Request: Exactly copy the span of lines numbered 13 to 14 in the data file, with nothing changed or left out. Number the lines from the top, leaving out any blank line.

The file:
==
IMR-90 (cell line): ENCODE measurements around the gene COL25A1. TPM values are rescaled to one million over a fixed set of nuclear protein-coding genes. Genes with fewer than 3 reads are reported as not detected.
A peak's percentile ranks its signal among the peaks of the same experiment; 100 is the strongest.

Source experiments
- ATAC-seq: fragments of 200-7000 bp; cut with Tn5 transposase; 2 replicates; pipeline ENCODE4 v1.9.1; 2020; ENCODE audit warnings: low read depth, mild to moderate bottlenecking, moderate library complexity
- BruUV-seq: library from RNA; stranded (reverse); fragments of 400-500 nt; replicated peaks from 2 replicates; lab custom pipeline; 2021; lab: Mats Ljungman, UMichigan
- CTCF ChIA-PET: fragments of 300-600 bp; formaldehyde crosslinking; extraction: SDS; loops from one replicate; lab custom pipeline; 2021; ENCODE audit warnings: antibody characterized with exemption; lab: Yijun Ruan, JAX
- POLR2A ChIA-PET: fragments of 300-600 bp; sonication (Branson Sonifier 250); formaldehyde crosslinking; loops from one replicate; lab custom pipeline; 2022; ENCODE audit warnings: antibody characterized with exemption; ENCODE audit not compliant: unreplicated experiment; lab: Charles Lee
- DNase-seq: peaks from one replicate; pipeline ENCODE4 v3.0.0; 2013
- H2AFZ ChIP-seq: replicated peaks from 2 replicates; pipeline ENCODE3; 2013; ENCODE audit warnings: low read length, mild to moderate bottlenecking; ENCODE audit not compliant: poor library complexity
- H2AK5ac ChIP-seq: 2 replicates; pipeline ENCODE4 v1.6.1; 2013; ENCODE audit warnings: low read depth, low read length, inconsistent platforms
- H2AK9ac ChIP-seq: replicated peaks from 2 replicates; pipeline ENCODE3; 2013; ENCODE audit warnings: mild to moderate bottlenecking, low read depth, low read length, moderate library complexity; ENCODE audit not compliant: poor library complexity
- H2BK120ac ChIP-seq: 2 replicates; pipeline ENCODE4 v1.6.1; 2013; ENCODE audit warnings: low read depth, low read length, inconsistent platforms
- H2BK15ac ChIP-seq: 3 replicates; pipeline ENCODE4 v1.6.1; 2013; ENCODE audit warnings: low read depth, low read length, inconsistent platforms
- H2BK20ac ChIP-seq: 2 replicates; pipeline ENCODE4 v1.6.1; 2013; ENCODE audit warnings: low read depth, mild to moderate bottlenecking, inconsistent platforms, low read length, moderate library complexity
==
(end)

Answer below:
- H2BK15ac ChIP-seq: 3 replicates; pipeline ENCODE4 v1.6.1; 2013; ENCODE audit warnings: low read depth, low read length, inconsistent platforms
- H2BK20ac ChIP-seq: 2 replicates; pipeline ENCODE4 v1.6.1; 2013; ENCODE audit warnings: low read depth, mild to moderate bottlenecking, inconsistent platforms, low read length, moderate library complexity